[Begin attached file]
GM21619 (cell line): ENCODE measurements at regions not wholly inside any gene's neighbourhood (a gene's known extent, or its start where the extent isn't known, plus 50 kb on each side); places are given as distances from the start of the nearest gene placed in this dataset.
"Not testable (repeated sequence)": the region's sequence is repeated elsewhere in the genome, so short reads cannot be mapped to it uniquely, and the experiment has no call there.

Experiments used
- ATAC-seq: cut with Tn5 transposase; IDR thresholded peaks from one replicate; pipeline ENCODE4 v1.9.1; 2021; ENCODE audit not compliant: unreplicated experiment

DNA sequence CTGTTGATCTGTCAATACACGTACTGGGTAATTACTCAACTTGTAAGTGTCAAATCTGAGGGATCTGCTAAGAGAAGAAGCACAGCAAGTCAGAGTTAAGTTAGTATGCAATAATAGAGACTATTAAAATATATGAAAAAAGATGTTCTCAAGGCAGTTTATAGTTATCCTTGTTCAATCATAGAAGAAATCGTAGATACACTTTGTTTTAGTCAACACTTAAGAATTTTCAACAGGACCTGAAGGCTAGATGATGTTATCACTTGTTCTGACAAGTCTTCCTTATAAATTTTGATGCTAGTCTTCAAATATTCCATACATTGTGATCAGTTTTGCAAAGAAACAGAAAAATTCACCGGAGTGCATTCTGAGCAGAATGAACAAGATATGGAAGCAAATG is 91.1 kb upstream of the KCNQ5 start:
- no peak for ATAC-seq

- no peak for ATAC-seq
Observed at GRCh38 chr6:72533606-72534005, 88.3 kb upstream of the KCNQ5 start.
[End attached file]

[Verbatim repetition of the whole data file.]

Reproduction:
GM21619 (cell line): ENCODE measurements at regions not wholly inside any gene's neighbourhood (a gene's known extent, or its start where the extent isn't known, plus 50 kb on each side); places are given as distances from the start of the nearest gene placed in this dataset.
"Not testable (repeated sequence)": the region's sequence is repeated elsewhere in the genome, so short reads cannot be mapped to it uniquely, and the experiment has no call there.

Experiments used
- ATAC-seq: cut with Tn5 transposase; IDR thresholded peaks from one replicate; pipeline ENCODE4 v1.9.1; 2021; ENCODE audit not compliant: unreplicated experiment

DNA sequence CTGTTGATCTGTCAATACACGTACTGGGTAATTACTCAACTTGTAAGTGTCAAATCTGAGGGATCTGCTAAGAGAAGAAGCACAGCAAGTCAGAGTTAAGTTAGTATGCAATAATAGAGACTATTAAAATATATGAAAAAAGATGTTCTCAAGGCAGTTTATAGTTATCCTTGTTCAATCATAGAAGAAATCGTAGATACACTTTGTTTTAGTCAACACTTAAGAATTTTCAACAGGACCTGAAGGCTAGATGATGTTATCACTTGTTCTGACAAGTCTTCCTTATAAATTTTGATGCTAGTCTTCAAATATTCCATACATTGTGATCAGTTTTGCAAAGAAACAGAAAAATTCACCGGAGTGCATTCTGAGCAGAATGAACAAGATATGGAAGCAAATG is 91.1 kb upstream of the KCNQ5 start:
- no peak for ATAC-seq

- no peak for ATAC-seq
Observed at GRCh38 chr6:72533606-72534005, 88.3 kb upstream of the KCNQ5 start.